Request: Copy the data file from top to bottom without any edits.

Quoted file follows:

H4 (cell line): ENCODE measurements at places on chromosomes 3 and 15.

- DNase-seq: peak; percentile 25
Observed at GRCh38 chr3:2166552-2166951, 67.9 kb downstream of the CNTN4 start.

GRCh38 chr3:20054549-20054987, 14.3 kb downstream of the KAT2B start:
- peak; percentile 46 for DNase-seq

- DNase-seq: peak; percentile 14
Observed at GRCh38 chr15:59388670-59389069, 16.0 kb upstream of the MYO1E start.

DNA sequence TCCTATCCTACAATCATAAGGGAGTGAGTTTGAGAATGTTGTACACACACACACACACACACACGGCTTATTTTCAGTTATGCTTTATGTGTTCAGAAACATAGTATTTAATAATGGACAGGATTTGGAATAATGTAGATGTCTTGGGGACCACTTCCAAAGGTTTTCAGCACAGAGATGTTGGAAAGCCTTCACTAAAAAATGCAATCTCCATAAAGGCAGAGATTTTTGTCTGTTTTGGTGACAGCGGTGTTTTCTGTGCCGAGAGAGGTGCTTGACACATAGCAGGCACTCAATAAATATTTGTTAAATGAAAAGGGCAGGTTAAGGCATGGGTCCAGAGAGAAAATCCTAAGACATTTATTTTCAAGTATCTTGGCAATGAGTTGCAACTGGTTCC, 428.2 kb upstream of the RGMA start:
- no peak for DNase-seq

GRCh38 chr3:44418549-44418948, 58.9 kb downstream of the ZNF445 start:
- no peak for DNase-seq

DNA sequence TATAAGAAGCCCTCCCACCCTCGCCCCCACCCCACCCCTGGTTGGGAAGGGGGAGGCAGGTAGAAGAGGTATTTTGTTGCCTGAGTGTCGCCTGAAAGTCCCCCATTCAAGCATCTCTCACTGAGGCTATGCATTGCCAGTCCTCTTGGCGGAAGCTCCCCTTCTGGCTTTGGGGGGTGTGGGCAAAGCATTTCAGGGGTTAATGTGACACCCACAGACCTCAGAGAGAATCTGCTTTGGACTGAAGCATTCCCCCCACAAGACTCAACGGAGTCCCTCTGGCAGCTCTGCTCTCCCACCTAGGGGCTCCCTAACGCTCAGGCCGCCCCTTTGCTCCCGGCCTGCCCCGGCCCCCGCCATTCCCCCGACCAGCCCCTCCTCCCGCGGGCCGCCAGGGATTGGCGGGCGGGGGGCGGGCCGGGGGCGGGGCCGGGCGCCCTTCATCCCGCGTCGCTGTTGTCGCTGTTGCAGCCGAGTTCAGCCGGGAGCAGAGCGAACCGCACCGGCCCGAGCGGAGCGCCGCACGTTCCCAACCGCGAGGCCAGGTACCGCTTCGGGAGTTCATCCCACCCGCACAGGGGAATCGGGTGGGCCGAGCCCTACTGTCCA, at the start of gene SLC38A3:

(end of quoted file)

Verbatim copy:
H4 (cell line): ENCODE measurements at places on chromosomes 3 and 15.

- DNase-seq: peak; percentile 25
Observed at GRCh38 chr3:2166552-2166951, 67.9 kb downstream of the CNTN4 start.

GRCh38 chr3:20054549-20054987, 14.3 kb downstream of the KAT2B start:
- peak; percentile 46 for DNase-seq

- DNase-seq: peak; percentile 14
Observed at GRCh38 chr15:59388670-59389069, 16.0 kb upstream of the MYO1E start.

DNA sequence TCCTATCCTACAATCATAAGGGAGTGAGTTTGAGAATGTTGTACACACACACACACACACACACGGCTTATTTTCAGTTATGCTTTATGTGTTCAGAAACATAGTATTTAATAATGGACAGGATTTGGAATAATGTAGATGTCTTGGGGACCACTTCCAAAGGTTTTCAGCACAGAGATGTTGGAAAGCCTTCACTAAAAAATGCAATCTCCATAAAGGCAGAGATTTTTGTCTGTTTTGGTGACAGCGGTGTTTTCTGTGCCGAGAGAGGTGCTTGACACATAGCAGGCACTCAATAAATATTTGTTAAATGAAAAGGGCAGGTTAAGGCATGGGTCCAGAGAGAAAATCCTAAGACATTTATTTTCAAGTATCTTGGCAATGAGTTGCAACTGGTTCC, 428.2 kb upstream of the RGMA start:
- no peak for DNase-seq

GRCh38 chr3:44418549-44418948, 58.9 kb downstream of the ZNF445 start:
- no peak for DNase-seq

DNA sequence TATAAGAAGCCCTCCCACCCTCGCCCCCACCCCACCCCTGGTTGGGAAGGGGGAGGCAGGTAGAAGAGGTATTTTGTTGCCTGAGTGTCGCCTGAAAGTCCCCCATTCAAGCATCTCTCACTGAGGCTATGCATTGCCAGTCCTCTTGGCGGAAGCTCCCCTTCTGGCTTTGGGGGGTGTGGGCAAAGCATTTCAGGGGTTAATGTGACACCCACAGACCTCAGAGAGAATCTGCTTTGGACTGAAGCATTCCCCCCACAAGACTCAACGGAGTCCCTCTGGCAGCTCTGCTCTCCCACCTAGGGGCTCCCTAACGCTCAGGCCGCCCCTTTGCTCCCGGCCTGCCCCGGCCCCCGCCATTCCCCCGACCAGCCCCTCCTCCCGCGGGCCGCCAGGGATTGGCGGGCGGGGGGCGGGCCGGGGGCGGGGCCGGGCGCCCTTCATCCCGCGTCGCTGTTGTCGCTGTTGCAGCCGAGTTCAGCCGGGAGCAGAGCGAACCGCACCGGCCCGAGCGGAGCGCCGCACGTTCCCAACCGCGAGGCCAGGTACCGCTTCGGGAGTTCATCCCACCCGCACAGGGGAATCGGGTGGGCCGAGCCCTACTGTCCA, at the start of gene SLC38A3: